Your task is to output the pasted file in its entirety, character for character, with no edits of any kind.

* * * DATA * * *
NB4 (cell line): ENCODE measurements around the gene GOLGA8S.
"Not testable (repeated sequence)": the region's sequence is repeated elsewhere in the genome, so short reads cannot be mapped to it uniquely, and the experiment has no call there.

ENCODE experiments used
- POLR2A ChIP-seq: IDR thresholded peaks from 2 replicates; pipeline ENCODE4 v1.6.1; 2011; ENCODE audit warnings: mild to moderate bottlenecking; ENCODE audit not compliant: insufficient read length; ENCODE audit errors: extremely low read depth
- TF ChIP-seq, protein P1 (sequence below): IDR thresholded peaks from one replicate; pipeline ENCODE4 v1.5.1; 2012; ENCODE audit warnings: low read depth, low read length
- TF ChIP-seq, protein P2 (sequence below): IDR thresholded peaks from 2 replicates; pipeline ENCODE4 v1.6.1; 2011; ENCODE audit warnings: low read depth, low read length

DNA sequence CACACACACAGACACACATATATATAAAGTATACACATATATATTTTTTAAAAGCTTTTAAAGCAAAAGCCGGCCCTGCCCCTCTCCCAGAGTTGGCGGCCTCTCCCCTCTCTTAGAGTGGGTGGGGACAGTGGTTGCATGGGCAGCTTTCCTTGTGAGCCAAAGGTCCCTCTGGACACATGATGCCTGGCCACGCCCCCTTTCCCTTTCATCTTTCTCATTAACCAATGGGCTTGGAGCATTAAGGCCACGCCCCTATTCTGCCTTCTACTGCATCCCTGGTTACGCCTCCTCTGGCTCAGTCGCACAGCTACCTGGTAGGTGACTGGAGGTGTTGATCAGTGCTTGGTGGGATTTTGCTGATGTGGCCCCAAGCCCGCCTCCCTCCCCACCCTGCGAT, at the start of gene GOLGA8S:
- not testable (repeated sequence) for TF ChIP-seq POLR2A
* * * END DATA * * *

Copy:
NB4 (cell line): ENCODE measurements around the gene GOLGA8S.
"Not testable (repeated sequence)": the region's sequence is repeated elsewhere in the genome, so short reads cannot be mapped to it uniquely, and the experiment has no call there.

ENCODE experiments used
- POLR2A ChIP-seq: IDR thresholded peaks from 2 replicates; pipeline ENCODE4 v1.6.1; 2011; ENCODE audit warnings: mild to moderate bottlenecking; ENCODE audit not compliant: insufficient read length; ENCODE audit errors: extremely low read depth
- TF ChIP-seq, protein P1 (sequence below): IDR thresholded peaks from one replicate; pipeline ENCODE4 v1.5.1; 2012; ENCODE audit warnings: low read depth, low read length
- TF ChIP-seq, protein P2 (sequence below): IDR thresholded peaks from 2 replicates; pipeline ENCODE4 v1.6.1; 2011; ENCODE audit warnings: low read depth, low read length

DNA sequence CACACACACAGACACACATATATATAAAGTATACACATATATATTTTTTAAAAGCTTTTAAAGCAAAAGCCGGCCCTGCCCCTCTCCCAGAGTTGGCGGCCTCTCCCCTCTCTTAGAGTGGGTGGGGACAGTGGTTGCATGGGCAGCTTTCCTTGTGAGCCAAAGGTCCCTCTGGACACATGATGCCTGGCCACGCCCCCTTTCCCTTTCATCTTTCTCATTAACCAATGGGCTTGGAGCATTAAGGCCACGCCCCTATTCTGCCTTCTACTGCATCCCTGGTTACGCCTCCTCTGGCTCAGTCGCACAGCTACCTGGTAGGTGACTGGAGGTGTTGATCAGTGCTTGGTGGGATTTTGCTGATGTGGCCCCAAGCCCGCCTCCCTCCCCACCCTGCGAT, at the start of gene GOLGA8S:
- not testable (repeated sequence) for TF ChIP-seq POLR2A